I suspect people have always been “living in some sort of shared delusion, where people want what they want but are blithely unaware of the effects of their desires,” but wealth has enabled us to indulge these desires and shared delusions in new ways. And “shared delusion” as a small and relatively unimportant percentage of GDP / government spending is a cheap, affordable thrill. But shared delusion in an environment where economic growth is weak—I tend to buy the Tyler Cowen argument espoused in The Great Stagnation, along with Peter Thiel’s addendums, though I’m more than willing to consider alternate points of view—is much harder. A lot of people are clawing for a bigger slice of a limited pie, which is a more substantial problem than a lot of people clawing for a sliver of a growing pie. Most people don’t even understand the problems, or try to genuinely understand; it’s easier to fit small pieces of complex problems and phenomena into an existing social / political worldview than it is to try getting a handle on the problem domain and the forces in play (most of the political posts I’ve seen on Facebook look like mood affiliation and simple, Haidt-style posturing and mood affiliation than anything else). The delusion isn’t new, but the large climate /environment has changed. The scale of the delusion has changed too, and scale has qualities of its own.

But I still wonder about something real: when someone makes it really rich (Astors, Vanderbilts, or, today, Gates, Ellison), there’s a tendency for the wealth and the kinds of behaviors that led to the major wealth in the first place to be diluted over time and across generations (think of Paris Hilton as a salient media example). I wonder if that also happens to some extent at the level of countries, but over centuries instead of decades. Most of the time I tend to guess not—the wealthiest countries in 1800 are still mostly the wealthiest countries today, with a couple of notable exceptions (Argentina has gone down, South Korea up)—but it’s still something I ponder. Changing wealth distributions play into this too, although I’m not really sure how.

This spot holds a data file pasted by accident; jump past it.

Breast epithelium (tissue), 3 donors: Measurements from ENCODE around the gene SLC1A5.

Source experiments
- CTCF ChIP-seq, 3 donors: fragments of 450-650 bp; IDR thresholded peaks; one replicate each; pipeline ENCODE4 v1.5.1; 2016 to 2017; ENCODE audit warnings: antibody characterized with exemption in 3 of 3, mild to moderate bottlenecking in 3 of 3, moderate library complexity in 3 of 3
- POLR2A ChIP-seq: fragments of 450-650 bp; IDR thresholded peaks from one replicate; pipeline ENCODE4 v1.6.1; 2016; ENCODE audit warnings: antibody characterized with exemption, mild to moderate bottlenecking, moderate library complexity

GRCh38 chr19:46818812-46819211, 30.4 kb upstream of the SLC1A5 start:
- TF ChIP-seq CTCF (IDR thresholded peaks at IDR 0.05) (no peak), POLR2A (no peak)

The preceding paragraphs might be overly pessimistic. Let’s take the long view: things are actually pretty good. The Soviets aren’t threatening us with total annihilation (and vice-versa: the news that Kennedy seriously considered a first strike in the 60s is really scary), we’re not in the Great Depression, there’s still lots of cool stuff happening, books are cheaper than ever, and virtually everyone has a magic box that lets them communicate with almost anyone, anywhere, any time. The minutia and stupidity of politics is being enabled in new ways, but I think the basic content isn’t so different from the past. By virtually every metric people are better off today than they were 30 or 40 years ago (psychologically speaking, I’m not so sure, but we’ll leave that to the side). Anyone who has had medical treatment that wouldn’t have been possible 40 years ago is aware of this.

As I said above, we may also get self-driving cars, 3-D printing, and human genetic modification in the next decade. These technologies might be overhyped or not pan out. But I still think:

Pretty neat!

People who are well-equipped to take advantage of modern nutrition and communication are in an especially good position. People who fall into the defaults—lots of simple sugars and fast foods, four or five hours of TV of dubious value every day—might not be. Simply being a consumer might be getting harder. So is following default paths. Certainly I derive a huge amount of benefit from being part of modern communication networks, but the kind of person who doesn’t care that much about writing or artistic production or whatever might not care or benefit.

In Name of the Rose Adso thinks: “As I lay on my pallet, I concluded that my father should not have sent me out into the world, which was more complicated than I had thought. I was learning too many things” (179). But we can’t avoid getting sent out into the world. All we can do is hope we have or can develop the strength and fortitude necessary to make a go of it. Maybe the very wealthy, who have inherited wealth, can avoid much of the world, but that will only last for a generation or two, and then it’s back against the hard rock face of reality, whether we’re ready for it or not.

School, incidentally, does a poor job of presenting the rock face, which is another issue for another, but I think it’s possible to present that rock face without being a jerk about it. I try to do so.

I also try to remember that life is hard. Even when it’s beautiful.

The 99% are watching four to five hours of TV a day, and other tales from the present

I’m reading “Streaming Dreams: YouTube turns pro” and noticed this:

But there is one category in which YouTube has made little progress. The average ’Tuber spends only fifteen minutes a day on the site—a paltry showing when compared with the four or five hours the average American spends in front of the TV each day.